A combination of freezing cold temperatures and high winds is creating an unusual phenomenon along Lake Erie. As KDKA reports, ice tsunamis are toppling onto lake shores, and many locals have been asked to stay inside and even evacuate their homes.
On February 24, 2019, the National Weather Service in Buffalo, New York issued a warning about dangerous wind gusts in the Lake Erie area. The service urged citizens to seek shelter indoors and avoid traveling if possible. Winds peaked at 74 mph earlier this week, the level of a Category 1 hurricane, and tore down trees and power lines throughout the region.
People who got close to Lake Erie during the windstorm witnessed a rare event known as an ice tsunami. When wind pushed ice on the lake's surface toward the retaining wall, the sheet broke apart and dumped massive ice chunks on the shore. The video below captures the phenomenon.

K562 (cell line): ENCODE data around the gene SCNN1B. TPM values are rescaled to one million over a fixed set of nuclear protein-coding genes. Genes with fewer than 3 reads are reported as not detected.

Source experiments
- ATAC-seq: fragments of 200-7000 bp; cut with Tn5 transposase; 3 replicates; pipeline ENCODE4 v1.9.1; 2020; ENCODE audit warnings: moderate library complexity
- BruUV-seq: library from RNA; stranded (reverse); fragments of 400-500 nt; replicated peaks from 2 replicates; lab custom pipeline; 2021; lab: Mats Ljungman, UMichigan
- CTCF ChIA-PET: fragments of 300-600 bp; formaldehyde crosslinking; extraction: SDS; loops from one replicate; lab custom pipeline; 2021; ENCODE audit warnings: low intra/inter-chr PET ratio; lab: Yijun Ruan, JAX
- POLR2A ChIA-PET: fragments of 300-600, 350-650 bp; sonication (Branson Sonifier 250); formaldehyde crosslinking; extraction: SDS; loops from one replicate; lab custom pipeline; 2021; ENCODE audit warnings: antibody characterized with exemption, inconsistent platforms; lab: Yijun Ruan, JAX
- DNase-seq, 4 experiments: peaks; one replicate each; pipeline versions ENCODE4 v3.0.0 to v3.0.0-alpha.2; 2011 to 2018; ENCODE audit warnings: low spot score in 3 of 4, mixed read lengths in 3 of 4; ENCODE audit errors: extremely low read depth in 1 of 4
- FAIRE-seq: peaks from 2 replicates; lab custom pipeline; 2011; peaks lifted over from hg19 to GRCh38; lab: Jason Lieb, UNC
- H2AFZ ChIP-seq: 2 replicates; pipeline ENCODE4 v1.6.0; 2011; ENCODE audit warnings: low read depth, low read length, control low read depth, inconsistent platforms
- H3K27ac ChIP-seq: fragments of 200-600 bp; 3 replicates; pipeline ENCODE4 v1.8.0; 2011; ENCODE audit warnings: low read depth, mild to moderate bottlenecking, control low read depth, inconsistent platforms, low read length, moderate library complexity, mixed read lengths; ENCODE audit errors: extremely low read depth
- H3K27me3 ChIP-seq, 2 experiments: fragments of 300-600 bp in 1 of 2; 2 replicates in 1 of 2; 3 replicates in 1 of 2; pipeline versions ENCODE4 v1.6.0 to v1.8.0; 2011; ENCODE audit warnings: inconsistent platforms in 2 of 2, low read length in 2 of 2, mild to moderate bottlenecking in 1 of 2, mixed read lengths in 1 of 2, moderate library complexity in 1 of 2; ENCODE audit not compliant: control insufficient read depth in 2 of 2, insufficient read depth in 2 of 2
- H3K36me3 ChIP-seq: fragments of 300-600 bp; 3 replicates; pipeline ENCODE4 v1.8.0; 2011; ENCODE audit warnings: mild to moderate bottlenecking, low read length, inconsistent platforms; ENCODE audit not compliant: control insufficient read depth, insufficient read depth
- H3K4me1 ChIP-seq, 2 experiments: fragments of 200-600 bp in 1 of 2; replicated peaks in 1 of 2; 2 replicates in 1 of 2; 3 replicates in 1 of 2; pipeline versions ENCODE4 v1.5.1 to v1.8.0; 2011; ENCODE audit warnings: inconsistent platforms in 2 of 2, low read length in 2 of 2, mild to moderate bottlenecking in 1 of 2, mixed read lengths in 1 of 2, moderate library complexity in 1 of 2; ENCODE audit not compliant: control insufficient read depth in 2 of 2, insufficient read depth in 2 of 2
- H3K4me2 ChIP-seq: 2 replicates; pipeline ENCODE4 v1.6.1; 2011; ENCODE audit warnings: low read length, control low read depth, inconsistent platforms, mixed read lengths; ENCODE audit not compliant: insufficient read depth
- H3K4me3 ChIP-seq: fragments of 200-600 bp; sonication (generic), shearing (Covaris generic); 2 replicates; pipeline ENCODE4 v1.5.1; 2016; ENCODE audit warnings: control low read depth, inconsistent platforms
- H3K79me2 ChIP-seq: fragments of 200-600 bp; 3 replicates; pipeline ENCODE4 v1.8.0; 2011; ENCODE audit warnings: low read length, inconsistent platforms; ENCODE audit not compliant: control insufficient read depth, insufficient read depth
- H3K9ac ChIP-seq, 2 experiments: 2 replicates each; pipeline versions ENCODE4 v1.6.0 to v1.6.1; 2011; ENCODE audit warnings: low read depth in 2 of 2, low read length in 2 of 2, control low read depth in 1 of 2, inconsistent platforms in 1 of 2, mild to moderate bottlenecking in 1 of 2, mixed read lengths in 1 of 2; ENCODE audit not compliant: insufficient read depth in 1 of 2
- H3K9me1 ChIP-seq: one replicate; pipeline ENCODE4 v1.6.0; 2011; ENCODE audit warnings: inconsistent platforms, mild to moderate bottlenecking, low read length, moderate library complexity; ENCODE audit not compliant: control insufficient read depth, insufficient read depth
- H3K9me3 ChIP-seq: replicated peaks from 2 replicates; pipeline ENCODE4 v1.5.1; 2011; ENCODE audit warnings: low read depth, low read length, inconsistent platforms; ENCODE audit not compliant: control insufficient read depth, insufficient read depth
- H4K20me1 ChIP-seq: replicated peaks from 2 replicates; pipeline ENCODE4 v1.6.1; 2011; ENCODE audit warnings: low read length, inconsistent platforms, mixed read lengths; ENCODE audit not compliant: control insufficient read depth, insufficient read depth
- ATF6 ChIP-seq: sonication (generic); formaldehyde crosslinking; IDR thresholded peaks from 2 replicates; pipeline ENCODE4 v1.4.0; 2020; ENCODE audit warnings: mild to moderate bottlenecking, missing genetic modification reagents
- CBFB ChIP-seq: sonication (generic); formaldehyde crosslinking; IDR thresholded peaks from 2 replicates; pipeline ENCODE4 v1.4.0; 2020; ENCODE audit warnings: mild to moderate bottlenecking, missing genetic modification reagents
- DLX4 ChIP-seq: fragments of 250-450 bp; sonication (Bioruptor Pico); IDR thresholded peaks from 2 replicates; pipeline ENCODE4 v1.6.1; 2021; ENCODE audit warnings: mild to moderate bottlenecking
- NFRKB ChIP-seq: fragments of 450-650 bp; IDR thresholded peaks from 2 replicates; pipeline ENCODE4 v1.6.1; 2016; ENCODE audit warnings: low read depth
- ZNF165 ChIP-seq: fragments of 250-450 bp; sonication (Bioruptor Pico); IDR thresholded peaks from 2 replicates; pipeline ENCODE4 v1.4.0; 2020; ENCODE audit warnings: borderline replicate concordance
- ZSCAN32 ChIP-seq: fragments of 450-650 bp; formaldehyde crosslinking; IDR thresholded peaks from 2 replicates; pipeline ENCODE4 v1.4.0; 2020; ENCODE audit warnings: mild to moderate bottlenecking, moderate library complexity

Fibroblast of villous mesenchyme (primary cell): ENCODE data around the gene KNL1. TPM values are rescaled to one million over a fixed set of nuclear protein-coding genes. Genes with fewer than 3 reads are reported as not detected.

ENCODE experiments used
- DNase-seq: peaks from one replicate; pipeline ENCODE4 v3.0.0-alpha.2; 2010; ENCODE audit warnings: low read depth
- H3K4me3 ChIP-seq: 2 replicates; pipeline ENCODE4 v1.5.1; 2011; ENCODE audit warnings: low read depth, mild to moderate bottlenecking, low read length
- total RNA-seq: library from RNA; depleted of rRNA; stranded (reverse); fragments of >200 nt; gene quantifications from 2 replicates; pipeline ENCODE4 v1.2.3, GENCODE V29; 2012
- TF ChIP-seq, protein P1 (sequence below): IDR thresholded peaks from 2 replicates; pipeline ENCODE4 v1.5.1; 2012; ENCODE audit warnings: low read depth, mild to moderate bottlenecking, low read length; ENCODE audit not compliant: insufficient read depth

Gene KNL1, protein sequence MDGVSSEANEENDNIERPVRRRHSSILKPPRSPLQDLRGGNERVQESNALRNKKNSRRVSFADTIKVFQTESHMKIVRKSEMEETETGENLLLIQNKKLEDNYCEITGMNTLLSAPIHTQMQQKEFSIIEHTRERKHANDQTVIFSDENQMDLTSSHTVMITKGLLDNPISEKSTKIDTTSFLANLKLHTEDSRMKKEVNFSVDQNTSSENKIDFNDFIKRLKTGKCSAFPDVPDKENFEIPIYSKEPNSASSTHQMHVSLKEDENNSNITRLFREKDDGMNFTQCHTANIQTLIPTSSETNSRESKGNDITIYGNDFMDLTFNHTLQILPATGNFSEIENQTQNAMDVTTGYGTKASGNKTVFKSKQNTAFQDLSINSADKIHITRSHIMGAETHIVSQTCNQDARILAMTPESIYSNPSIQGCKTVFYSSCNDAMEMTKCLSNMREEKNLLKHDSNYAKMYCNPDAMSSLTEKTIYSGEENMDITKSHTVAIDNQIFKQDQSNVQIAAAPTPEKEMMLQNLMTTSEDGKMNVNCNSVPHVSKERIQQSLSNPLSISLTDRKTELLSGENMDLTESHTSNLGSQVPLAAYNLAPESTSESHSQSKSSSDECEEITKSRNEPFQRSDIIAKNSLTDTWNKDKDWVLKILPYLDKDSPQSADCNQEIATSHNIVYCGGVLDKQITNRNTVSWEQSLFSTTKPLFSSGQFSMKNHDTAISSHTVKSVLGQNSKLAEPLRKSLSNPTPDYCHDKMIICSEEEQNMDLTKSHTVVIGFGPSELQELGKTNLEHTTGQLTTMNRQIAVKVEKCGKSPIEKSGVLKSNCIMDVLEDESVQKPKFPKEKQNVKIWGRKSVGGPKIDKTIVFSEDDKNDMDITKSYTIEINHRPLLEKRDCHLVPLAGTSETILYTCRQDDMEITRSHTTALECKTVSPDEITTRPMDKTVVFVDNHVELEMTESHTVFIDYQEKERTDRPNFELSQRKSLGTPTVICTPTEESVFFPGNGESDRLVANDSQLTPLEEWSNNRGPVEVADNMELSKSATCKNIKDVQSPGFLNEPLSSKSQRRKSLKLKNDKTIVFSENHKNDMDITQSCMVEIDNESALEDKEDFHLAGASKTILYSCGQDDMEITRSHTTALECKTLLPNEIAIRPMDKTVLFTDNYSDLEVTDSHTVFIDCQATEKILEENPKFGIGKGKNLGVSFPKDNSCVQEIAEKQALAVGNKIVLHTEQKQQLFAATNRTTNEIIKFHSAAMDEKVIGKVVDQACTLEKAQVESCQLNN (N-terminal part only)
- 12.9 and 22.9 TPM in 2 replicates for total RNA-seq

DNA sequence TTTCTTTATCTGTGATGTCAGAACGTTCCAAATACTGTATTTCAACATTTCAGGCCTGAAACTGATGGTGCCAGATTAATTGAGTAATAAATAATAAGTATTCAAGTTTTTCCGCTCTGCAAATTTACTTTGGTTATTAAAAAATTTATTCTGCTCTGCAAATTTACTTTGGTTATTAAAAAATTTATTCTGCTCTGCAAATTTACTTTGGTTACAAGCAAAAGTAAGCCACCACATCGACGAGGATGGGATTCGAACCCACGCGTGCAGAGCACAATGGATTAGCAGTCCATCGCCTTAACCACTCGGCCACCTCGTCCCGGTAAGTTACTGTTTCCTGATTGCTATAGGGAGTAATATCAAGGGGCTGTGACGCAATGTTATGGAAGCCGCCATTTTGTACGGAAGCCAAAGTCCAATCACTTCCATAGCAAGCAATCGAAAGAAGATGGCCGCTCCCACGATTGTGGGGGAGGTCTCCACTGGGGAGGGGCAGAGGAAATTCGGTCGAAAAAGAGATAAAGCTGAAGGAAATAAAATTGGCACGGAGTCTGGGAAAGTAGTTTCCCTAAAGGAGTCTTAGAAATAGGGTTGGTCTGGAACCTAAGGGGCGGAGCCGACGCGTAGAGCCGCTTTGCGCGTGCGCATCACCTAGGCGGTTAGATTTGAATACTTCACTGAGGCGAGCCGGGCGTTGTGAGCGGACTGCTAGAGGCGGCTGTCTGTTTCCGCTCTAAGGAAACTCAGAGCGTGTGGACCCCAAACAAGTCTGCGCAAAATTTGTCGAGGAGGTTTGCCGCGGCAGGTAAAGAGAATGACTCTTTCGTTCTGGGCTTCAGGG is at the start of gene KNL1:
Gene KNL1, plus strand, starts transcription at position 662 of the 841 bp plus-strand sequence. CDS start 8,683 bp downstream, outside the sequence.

In some areas, the ice piles grew so large that roadways had to be closed. Residents of Hamburg, New York's Hoover Beach area were asked to voluntarily evacuate due to the encroaching ice.
Ice tsunamis, or ice shoves, are rare, but in some cases they can be life-threatening. In 2013, waves of ice shards from a Minnesota lake destroyed people's homes.